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Wits lecturer wins the Silver Jubilee Medal from the South African Institute of Physics

- Wits University

The award is made for outstanding achievements by a young physicist that contributes to the research, education or technology development in physics.

Wits physics lecturer Dr Isaac Nape has won the Silver Jubilee Medal from the South African Institute of Physics for 2023.

Dr Isaac Nape receives the Silver Jubilee Medal from the South African Institute of Physics.

Nape, who graduated with his PhD from Wits in 2021 and joined Wits as a lecturer in 2022 won the award for his outstanding contributions in the field of quantum and classical structured light, with a focus on communication and computation, and his early-career national and international leadership in the photonics community.

The SAIP Silver Jubilee Medal Award is made for outstanding achievements by a young physicist in any of the following facets of any branch of Physics: research, education, technology and industrial development. Awards are made to persons who are less than 35 years old and commemorates the Silver Jubilee Year of the Institute.

The 29-year-old’s research career started at the Wits Structural Light Laboratory under Professor Andrew Forbes, with contributions in the field of quantum information processing in high dimensions. He then progressed to studies of multi-dimensional entanglement transport down optical fibres and more recently featured a fast measure of entanglement and a highly significant contribution on invariant vectorial states of light.

His work has garnered more than 1100 citations in the past five years and he has published several first author and corresponding author papers in top ranked journals such as Nature Photonics, Nature Communications, Science Advances, Journal of Optics and Optica. Several of his papers have featured in national and international science news publications with a wide readership.

Nape has also undertaken three international research visits to different institutions, the most recent at the Institute of Photonics and Quantum Sciences at Heriot-Watt University in Edinburgh, UK, leading to the Nature Communications paper. In this work that Nape conceived of, and led the theory development and experimental execution, and showed that a quick probe of a quantum state by a Bell-like measurement could yield very fast and very accurate predictions as to how many dimensions are entangled and to what extent. Prior to this work, many time-consuming measurements would be needed, or only witnesses could be deduced. His host at Heriot-Watt University regards him as a rising young talent in the international community with an outstanding publication record for an early-career scientist.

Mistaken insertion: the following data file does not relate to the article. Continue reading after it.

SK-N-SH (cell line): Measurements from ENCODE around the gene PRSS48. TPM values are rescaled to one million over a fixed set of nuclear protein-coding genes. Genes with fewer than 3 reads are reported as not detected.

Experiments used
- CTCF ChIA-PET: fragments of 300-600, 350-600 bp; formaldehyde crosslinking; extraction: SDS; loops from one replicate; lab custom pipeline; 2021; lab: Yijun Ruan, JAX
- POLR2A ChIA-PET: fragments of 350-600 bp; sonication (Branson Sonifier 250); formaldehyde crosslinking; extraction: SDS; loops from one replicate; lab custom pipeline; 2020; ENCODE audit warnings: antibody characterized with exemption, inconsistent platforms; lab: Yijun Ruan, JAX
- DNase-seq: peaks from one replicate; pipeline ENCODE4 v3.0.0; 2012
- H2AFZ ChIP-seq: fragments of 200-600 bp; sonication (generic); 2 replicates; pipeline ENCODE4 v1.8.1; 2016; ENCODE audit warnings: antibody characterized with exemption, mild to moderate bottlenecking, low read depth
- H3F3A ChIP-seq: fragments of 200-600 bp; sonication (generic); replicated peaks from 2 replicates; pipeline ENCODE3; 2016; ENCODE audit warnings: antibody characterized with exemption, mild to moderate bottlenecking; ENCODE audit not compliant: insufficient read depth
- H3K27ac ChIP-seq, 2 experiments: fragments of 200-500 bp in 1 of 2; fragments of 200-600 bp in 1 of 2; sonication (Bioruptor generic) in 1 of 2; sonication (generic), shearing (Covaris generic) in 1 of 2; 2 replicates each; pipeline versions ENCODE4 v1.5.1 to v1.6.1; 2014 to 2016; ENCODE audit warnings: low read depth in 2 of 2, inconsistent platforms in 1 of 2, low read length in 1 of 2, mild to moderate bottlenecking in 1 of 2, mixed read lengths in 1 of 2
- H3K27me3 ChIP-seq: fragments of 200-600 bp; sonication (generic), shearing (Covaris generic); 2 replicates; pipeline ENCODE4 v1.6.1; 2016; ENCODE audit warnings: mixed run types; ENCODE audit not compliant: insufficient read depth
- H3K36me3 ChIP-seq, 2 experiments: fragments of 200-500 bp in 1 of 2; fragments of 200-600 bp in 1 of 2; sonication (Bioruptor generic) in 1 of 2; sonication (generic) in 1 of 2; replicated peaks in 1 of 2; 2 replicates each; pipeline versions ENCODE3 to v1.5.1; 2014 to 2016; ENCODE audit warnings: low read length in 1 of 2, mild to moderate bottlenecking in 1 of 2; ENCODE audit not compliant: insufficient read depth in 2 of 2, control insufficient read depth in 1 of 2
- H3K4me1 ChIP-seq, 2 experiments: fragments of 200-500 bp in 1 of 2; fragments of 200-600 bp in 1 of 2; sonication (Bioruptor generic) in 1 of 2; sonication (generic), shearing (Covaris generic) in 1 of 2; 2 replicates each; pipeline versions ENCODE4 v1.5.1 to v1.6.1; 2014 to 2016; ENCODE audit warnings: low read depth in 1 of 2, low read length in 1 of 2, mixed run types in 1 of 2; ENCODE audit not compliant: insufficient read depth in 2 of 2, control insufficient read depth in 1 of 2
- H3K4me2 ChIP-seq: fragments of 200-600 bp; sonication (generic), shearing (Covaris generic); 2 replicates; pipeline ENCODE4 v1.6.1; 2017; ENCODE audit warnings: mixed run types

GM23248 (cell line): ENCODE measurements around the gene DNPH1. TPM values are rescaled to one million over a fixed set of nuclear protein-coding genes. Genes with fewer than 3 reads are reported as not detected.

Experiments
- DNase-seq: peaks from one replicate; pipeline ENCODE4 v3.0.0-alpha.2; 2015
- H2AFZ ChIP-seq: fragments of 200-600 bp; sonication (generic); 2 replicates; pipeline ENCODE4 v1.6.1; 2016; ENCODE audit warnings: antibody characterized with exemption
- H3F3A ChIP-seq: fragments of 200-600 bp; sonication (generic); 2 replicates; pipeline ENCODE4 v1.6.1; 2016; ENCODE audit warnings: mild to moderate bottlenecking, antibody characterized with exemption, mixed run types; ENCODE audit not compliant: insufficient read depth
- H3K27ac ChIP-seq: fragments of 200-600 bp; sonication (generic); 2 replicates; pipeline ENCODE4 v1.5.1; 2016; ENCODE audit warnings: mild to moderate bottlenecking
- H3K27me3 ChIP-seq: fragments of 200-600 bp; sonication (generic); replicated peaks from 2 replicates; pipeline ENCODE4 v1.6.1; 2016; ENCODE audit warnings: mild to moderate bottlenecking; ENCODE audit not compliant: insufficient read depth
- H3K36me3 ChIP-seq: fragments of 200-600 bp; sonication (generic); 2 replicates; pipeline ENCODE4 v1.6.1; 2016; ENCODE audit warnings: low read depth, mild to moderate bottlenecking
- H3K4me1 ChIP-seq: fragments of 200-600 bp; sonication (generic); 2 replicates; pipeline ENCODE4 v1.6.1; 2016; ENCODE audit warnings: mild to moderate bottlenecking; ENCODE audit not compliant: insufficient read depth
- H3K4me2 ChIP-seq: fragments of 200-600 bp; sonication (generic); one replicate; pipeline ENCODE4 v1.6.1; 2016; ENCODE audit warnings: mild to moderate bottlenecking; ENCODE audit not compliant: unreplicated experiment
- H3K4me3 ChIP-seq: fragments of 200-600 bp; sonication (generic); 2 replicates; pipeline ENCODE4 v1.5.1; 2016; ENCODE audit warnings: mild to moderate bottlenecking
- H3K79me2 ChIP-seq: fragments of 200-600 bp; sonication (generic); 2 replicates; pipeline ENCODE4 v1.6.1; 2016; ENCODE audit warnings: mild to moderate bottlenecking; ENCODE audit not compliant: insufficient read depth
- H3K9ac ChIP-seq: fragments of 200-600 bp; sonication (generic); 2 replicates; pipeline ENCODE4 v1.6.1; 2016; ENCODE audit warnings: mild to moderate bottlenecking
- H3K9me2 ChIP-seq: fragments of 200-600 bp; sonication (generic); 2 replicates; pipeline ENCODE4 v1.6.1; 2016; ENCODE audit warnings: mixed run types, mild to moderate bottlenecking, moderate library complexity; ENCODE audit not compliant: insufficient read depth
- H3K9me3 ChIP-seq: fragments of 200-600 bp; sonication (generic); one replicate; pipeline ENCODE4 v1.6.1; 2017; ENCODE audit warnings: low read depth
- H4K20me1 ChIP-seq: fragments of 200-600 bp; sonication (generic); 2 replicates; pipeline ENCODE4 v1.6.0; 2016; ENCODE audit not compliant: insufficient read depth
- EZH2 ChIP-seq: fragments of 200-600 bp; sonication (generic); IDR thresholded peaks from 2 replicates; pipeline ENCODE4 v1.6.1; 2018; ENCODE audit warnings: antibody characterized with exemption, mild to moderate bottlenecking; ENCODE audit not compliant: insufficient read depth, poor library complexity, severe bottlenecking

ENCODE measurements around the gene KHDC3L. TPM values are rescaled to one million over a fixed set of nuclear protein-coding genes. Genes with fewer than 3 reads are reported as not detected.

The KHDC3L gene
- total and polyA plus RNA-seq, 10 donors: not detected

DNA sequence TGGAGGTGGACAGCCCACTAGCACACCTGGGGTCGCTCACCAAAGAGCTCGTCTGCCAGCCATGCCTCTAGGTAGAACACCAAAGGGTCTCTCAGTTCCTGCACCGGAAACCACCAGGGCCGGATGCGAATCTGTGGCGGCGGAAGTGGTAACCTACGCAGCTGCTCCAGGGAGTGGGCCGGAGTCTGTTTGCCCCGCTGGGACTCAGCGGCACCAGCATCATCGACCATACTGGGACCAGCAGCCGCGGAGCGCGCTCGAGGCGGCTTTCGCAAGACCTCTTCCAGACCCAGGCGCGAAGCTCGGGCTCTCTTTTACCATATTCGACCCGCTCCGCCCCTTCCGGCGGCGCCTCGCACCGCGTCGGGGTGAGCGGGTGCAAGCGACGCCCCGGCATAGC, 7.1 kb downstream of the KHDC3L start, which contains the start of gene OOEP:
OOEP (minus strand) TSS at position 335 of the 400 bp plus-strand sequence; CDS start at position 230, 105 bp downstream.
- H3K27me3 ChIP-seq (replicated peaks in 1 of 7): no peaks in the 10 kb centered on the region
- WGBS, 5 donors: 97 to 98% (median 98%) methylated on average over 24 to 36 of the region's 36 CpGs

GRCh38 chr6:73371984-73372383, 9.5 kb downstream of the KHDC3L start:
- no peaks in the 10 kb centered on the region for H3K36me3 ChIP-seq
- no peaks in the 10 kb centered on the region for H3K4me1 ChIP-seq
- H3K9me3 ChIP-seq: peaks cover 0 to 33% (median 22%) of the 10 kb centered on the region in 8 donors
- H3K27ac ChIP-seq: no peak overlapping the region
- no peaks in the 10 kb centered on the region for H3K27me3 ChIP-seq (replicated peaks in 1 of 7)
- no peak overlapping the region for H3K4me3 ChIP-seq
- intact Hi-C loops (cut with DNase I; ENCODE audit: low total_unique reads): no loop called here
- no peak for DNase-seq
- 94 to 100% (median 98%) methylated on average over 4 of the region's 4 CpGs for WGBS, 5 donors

Nape was also recently named in the 2023 Mail & Guardian’s 200 Young South Africans, which recognises and rewards South African youth who have created resilient, entrepreneurial and robust solutions. He also received an Emerging Leader Award grant from the South African Quantum Initiative (SA-QuTi), a competitive grant from the DSI and was selected to attend the Global Young Scientists Summit 2023 in Singapore.

“An award such as this means a lot to me, as it says that your work is being recognised by the professional institutions in your field, and therefore fuels my drive for doing good work” says Nape, who would like to dedicate his future into growing and contributing towards the South African quantum tech community.

The South African Institute of Physics (SAIP) is a not-for-profit voluntary learned society for physicists, established in 1955. It is also the professional body registered with SAQA for recognising merit by assigning professional designations (Certified Physicist, CPhys, and Certified Industrial and Physical Science Technologist, CPhysTech).

As part of its mission to be the Voice of Physics in South Africa, the Institute has several awards that recognises achievements of South African physicists. The Silver Jubilee Medal Award is one such award.

With such a bright future ahead of him, and the likelihood of receiving many offers from international institutions, Nape says he will stick to his South African roots.

“The South African government has started investing a lot into quantum research recently. I feel I would contribute more here than going overseas.”